Just as his interest is on the verge of shifting to Hannah, Jenny reveals her super-powered self to Matt, making him swear he’d rather have a chainsaw up his butt than tell anyone her secret. But she’s still neurotically jealous, and when Matt tries to dump her, all hell in the form of a superwoman scorned, breaks loose.

Another difficulty with “My Super Ex-Girlfriend” is that it takes more than half the movie to reach the point described by the title. Coming into the theater, everyone in the audience knows that (a) there’s a guy who has (b) a super ex-girlfriend. But director Ivan Reitman has to painstakingly establish G-Girl’s powers and take us through most of the relationship of Matt and Jenny before the actual story starts. We even are told how G-Girl was a high school chum of Professor Bedlam when he was still Barry Edward Lambert, how he saw her get her powers from a downed meteor, how they soon drifted apart.

Which means that most of what we expect from the title is crammed into about the last third of the film, including that flung great white shark (a mighty small one) so prominent in the trailers. The whole Professor Bedlam side of the story also has to be dealt with, as does Matt’s relationship with Hannah. The result is a movie that’s burdened with a plot it didn’t really need—or at least didn’t need this much of one. Though Izzard is acceptable as Bedlam, despite not being colorful (bring on The Joker), he’s just a plot entanglement here.

This is the first produced script by Don Payne, long one of the major writers and producers on “The Simpsons.” An avowed comic book geek, he wrote the movie on spec, and, evidently to his surprise, sold it. Reitman, NOT a comic book fan, removed much of the comic book stuff that Payne had worked into the script—probably damaging the movie as a result.

“My Super Ex-Girlfriend” is amusing all the way through, though not as witty as it should have been. There are few quotable lines, few memorable sequences (apart from that flung shark); even G-Girl’s rescue of Manhattan from Bedlam’s rocket takes place at great distance. Was Reitman actually afraid of a bit of spectacle? He embraced it well enough in “Ghost Busters” and “Evolution,” perhaps a bit too much so in the latter. This movie could have used it because the title and concept prompt audience expectations along these lines.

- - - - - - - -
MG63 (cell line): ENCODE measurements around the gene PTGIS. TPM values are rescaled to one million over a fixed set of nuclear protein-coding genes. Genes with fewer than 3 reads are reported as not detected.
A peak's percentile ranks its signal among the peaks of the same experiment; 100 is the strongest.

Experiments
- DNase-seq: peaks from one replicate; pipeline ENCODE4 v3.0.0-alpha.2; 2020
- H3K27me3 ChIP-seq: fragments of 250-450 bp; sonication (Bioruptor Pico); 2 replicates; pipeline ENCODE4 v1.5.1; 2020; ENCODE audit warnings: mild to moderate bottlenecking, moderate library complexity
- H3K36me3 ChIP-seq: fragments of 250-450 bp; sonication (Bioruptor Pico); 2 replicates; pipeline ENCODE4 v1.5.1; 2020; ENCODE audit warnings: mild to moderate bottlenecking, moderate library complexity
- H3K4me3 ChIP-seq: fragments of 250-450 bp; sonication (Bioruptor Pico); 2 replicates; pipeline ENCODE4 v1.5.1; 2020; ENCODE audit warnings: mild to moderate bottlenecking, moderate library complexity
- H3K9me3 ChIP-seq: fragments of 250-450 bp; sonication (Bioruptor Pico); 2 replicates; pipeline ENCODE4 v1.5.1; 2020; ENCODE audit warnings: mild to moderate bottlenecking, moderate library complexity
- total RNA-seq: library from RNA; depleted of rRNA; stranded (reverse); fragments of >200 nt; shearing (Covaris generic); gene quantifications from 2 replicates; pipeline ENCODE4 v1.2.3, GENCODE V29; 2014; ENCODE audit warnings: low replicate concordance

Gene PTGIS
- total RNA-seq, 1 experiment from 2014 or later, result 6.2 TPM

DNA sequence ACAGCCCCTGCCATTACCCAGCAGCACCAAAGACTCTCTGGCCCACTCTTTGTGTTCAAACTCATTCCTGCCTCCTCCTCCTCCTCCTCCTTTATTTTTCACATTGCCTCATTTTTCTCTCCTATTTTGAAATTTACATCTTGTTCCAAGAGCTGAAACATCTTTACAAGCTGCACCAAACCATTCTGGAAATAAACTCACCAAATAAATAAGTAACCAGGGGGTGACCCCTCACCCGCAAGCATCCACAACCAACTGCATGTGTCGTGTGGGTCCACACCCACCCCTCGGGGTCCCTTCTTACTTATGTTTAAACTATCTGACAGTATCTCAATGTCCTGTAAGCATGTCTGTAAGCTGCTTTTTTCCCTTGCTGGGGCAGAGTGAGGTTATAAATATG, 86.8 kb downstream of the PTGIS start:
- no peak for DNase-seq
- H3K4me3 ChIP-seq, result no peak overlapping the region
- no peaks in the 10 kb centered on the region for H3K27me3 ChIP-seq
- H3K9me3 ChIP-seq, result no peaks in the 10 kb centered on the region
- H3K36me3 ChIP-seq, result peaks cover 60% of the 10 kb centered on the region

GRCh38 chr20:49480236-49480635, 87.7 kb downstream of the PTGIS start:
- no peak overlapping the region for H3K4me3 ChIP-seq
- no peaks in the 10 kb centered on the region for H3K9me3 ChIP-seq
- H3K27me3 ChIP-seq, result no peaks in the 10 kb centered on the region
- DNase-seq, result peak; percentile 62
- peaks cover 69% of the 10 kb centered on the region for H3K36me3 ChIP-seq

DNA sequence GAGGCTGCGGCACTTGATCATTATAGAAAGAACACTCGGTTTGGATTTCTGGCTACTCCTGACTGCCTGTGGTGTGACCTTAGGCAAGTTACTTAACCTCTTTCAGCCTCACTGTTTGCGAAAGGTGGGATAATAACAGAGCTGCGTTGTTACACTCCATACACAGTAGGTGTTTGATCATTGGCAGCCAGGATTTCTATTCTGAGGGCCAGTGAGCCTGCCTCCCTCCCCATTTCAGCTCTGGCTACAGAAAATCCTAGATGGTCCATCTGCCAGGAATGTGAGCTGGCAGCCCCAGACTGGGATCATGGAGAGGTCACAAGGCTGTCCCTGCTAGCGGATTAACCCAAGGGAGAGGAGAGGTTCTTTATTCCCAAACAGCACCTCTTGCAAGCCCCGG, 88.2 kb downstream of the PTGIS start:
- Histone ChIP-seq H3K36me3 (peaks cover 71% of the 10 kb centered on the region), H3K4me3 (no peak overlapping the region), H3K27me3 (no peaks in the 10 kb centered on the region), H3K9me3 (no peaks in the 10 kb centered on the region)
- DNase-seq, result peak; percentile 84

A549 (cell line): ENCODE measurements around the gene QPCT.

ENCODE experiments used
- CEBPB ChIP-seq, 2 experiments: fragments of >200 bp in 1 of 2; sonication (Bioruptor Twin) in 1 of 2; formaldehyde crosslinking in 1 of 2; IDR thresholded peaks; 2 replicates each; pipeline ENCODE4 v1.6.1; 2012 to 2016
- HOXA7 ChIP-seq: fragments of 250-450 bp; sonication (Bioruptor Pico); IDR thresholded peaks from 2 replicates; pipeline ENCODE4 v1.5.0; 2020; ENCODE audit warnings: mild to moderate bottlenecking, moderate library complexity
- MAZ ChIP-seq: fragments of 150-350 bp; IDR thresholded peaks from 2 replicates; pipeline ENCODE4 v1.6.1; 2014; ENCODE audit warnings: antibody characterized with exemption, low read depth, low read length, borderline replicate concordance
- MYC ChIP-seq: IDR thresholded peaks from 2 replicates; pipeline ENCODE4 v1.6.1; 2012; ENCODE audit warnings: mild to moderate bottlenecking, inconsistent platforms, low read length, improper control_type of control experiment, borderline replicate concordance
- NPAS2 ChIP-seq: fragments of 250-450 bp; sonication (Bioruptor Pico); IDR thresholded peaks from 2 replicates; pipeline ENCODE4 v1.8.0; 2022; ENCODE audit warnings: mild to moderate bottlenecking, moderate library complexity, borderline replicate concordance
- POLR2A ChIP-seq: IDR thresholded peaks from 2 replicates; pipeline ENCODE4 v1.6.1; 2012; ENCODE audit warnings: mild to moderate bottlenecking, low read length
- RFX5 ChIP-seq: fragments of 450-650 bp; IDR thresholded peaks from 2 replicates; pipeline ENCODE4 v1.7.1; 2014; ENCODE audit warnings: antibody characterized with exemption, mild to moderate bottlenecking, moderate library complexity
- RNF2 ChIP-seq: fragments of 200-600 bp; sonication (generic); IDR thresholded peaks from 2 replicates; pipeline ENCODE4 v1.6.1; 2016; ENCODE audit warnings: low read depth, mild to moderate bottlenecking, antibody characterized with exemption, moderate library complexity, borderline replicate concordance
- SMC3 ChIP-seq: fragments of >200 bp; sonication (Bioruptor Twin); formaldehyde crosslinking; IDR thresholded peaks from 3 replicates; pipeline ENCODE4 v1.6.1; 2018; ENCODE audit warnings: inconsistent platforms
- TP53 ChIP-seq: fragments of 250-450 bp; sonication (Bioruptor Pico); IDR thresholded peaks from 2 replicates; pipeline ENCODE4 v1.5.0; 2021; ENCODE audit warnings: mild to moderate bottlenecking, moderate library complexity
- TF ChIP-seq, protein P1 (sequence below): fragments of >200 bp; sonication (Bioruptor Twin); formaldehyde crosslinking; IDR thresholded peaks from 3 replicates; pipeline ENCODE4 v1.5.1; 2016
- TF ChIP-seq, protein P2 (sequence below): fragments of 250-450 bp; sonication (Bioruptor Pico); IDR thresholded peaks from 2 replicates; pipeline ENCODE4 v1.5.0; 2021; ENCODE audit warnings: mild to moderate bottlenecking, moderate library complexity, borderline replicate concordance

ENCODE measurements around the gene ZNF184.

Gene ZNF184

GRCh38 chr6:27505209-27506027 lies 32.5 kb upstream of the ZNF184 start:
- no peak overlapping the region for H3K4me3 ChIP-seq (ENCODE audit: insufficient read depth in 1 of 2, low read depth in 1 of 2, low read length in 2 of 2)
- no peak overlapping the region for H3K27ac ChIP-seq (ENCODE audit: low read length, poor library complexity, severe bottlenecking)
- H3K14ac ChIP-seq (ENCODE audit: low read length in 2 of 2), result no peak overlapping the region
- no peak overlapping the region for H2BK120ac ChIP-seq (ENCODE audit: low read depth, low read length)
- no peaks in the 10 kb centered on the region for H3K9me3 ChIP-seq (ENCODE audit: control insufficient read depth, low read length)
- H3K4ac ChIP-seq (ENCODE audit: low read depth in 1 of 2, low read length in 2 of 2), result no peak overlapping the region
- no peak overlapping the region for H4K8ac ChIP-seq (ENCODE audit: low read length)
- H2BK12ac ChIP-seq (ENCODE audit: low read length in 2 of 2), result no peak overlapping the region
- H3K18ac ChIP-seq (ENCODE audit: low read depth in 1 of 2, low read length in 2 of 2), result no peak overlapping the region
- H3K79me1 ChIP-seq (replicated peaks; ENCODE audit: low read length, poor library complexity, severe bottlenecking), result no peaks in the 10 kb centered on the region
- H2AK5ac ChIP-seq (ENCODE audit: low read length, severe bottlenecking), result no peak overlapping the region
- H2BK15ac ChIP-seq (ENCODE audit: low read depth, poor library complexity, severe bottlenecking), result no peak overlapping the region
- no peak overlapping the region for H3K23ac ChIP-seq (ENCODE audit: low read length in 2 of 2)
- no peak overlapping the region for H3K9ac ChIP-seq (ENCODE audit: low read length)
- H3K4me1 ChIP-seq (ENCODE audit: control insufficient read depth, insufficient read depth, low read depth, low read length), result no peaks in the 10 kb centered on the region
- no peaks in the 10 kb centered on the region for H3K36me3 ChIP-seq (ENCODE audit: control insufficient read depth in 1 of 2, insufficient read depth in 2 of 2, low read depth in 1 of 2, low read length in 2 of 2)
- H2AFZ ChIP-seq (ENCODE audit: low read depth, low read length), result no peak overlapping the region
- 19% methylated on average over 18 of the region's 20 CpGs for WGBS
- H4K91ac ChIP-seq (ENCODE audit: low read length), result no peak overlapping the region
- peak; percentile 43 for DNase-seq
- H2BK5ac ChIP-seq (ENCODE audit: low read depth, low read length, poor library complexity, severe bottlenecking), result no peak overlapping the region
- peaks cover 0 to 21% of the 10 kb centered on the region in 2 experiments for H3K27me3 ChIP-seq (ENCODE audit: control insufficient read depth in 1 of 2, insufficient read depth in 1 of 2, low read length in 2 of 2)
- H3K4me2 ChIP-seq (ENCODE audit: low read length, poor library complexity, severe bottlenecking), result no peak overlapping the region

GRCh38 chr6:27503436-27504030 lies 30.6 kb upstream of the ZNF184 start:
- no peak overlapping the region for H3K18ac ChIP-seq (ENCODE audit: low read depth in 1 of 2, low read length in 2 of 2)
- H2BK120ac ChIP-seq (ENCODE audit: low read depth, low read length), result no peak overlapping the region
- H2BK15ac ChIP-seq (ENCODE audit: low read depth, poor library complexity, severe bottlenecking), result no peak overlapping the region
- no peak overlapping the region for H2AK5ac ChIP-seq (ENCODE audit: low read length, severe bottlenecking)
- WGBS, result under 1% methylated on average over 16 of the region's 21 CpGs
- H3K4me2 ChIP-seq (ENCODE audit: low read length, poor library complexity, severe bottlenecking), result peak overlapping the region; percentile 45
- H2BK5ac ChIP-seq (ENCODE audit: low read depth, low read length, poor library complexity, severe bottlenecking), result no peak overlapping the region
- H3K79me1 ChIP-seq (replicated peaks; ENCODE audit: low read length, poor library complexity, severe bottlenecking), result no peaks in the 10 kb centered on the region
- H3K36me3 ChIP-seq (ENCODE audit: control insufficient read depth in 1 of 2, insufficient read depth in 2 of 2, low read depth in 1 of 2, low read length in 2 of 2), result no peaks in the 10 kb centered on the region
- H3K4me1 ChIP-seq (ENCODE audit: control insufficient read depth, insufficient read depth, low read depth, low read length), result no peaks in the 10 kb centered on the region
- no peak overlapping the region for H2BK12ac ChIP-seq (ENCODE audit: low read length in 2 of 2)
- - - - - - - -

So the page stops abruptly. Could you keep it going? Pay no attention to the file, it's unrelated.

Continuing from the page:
On the other hand, Uma Thurman is terrific in her semi-dual role She’s a little bit scary before Matt dumps her, and very scary afterwards—but we also sympathize with her, and don’t want anyone to harm her. All we really want is for her to calm the heck down; we never stop liking her.

It’s beginning to look like Luke Wilson is more talented, or at least more versatile, than his brother Owen. Here he has to play an ordinary shnook of a New Yorker, and does so—but also makes him a very specific ordinary shnook. However, like Izzard, he’s trapped in a role that doesn’t allow many dimensions. The movie belongs to the girls.

Including to Anna Faris. So far known for being one of the few continuing elements in the “Scary Movie” franchise, she’s rarely had the chance to exhibit much beyond her luscious, teenage-queen face and figure. But she’s also in “Lost in Translation” and “Brokeback Mountain;” her roles weren’t large, but the characters were very specific. She’s much the same here—Hannah is a routine character, but Faris brings her above the routine.

“My Super Ex-Girlfriend” is just about the movie you expect from the title; technically proficient—the special effects are seamless—and well-photographed, it’s a decent enough summer movie. It could have been somewhat more than that, but someone was intent on bringing this potentially super-powered movie down to Earth.